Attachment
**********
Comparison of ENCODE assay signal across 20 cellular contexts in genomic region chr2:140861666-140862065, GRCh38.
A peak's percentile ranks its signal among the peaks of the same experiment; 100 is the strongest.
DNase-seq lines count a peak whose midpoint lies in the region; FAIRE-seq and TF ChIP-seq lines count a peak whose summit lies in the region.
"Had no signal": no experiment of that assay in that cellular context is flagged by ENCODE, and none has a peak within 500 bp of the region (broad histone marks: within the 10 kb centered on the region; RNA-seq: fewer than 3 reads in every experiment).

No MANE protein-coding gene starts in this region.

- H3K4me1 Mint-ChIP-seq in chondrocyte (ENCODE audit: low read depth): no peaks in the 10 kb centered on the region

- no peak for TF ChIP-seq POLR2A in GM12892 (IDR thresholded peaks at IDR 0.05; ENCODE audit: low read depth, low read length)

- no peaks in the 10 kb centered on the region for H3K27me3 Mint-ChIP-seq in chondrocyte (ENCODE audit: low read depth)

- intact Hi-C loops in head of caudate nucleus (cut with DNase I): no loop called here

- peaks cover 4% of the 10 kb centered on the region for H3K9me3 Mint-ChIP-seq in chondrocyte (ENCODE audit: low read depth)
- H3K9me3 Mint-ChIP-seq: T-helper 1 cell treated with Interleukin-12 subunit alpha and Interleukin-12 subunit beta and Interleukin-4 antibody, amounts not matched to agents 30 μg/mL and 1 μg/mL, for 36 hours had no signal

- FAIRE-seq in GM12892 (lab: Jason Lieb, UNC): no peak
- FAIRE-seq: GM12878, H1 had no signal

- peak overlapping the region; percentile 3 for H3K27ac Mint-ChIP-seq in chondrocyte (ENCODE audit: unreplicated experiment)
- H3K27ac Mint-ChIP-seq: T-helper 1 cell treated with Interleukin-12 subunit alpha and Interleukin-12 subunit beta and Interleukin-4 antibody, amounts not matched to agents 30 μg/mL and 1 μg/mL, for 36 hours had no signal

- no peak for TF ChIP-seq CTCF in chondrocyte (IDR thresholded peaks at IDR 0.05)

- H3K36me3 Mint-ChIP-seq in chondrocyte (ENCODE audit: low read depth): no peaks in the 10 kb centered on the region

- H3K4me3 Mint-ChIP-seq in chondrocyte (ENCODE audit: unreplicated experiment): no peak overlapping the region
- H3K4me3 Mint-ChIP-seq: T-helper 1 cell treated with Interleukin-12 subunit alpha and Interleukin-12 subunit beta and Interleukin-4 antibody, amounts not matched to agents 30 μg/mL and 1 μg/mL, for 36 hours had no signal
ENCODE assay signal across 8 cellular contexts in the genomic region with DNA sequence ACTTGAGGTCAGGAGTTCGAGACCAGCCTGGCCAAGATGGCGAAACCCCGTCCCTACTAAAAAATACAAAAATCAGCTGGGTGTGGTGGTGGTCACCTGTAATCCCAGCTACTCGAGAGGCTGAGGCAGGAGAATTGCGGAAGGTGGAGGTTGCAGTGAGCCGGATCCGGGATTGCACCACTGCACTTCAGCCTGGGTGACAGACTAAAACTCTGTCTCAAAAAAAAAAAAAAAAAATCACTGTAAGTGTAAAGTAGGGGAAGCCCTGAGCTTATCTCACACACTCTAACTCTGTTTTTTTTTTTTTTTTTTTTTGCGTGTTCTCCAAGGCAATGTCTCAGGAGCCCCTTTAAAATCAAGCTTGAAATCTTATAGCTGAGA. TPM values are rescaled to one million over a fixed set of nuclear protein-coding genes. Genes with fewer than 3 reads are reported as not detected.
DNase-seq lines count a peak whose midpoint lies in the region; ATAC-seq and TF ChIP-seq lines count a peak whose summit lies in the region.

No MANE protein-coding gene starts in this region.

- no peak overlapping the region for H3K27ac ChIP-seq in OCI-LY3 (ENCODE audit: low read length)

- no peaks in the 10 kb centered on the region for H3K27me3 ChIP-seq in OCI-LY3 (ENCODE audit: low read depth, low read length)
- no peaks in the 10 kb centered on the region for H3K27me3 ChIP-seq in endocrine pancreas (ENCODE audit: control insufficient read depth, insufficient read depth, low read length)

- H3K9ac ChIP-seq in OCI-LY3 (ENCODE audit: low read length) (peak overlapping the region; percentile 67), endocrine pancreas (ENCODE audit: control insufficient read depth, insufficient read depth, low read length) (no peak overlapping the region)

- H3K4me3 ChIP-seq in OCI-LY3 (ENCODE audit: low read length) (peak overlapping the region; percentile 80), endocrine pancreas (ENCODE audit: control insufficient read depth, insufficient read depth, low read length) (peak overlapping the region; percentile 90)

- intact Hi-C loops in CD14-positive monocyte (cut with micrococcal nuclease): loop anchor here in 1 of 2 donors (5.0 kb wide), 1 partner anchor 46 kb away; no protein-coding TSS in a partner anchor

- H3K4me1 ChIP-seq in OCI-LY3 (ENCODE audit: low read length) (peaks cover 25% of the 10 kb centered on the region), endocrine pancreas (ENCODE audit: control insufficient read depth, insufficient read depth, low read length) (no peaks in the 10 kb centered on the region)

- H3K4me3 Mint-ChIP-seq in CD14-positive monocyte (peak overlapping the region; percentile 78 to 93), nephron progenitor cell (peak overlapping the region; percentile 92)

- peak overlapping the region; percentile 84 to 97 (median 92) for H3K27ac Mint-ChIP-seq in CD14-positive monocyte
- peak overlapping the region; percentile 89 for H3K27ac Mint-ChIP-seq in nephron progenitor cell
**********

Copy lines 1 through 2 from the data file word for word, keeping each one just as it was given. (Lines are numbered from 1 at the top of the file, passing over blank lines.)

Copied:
Comparison of ENCODE assay signal across 20 cellular contexts in genomic region chr2:140861666-140862065, GRCh38.
A peak's percentile ranks its signal among the peaks of the same experiment; 100 is the strongest.